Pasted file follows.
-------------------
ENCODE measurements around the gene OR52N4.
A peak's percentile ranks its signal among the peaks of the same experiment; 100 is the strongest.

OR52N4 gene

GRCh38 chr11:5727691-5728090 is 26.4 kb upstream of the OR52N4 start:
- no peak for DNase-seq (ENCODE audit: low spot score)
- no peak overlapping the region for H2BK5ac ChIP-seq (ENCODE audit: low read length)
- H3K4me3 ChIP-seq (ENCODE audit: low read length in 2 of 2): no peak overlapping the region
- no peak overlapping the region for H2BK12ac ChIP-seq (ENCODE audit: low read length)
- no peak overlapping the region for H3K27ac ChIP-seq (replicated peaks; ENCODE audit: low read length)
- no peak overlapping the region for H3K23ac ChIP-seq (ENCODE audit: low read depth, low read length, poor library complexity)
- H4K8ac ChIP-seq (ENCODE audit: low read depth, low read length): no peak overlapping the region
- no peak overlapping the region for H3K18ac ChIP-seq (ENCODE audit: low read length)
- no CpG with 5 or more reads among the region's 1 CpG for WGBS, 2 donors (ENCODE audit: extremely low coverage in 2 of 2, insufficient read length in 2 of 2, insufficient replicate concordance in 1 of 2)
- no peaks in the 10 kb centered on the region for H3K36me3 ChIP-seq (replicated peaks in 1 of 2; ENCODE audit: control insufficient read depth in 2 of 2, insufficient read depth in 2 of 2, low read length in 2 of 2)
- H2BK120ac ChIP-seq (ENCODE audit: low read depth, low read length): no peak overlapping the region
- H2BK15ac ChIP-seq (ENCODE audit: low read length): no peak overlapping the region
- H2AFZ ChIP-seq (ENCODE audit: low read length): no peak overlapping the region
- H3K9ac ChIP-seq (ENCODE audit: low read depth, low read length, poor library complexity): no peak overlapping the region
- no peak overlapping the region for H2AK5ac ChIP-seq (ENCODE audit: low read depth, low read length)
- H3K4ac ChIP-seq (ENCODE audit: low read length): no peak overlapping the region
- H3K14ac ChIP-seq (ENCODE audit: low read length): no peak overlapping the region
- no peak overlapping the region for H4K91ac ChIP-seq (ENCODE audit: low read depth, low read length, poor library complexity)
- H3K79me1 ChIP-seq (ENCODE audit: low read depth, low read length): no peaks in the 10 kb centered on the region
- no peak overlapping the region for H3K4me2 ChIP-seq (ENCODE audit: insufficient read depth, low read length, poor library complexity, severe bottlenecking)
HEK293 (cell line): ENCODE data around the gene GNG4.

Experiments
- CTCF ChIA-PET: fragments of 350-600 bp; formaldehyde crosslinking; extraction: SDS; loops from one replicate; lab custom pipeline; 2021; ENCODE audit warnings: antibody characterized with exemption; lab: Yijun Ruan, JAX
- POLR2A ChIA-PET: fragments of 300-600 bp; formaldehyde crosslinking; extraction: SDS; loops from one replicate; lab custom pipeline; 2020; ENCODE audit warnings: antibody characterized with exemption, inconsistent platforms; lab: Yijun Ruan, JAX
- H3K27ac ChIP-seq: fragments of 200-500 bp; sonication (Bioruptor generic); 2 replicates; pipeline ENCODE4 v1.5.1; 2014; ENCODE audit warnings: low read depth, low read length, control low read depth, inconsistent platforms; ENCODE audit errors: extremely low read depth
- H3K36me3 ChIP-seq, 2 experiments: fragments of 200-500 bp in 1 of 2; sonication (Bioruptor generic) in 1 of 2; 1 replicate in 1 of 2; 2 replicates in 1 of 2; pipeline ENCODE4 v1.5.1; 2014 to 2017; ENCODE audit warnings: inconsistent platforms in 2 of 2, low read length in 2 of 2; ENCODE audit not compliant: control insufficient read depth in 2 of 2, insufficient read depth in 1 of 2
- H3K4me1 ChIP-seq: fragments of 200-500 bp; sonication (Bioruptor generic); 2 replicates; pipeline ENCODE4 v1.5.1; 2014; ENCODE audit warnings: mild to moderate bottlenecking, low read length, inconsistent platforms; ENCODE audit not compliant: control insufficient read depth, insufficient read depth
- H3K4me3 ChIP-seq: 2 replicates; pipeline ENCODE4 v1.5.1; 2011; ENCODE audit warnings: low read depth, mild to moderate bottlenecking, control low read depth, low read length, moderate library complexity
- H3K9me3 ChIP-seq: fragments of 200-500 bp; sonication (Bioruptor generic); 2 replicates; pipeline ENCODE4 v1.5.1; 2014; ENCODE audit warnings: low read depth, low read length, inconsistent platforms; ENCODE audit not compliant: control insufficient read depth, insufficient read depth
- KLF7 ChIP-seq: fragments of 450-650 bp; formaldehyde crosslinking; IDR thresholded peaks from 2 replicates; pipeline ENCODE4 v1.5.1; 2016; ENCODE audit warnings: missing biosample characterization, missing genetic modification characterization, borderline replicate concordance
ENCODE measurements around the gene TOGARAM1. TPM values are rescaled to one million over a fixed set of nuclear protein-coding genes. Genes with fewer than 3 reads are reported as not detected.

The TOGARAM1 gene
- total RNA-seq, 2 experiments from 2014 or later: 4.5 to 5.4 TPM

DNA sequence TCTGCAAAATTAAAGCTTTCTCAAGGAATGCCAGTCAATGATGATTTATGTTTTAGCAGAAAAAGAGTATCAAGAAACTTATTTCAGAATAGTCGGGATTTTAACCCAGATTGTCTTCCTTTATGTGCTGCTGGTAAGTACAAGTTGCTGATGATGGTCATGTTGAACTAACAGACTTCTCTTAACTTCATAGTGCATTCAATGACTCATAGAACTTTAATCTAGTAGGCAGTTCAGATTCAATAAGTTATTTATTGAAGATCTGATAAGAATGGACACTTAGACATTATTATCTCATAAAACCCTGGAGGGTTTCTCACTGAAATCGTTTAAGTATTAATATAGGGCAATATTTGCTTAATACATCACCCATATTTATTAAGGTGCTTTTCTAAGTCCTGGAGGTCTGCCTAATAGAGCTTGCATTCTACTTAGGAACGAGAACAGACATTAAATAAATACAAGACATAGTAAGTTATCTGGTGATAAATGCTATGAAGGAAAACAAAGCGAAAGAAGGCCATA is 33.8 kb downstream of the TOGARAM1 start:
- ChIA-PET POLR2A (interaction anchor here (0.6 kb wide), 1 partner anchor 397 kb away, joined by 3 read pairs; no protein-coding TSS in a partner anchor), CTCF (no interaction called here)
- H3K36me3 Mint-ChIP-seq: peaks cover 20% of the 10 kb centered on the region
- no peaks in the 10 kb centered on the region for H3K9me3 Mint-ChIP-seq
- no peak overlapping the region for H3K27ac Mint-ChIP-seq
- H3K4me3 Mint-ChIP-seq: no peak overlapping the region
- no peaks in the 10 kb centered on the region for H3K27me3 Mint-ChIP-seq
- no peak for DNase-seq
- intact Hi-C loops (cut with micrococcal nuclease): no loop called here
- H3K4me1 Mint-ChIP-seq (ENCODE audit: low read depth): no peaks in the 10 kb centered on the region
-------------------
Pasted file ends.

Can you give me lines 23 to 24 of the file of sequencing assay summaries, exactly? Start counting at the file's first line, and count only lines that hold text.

- H3K79me1 ChIP-seq (ENCODE audit: low read depth, low read length): no peaks in the 10 kb centered on the region
- no peak overlapping the region for H3K4me2 ChIP-seq (ENCODE audit: insufficient read depth, low read length, poor library complexity, severe bottlenecking)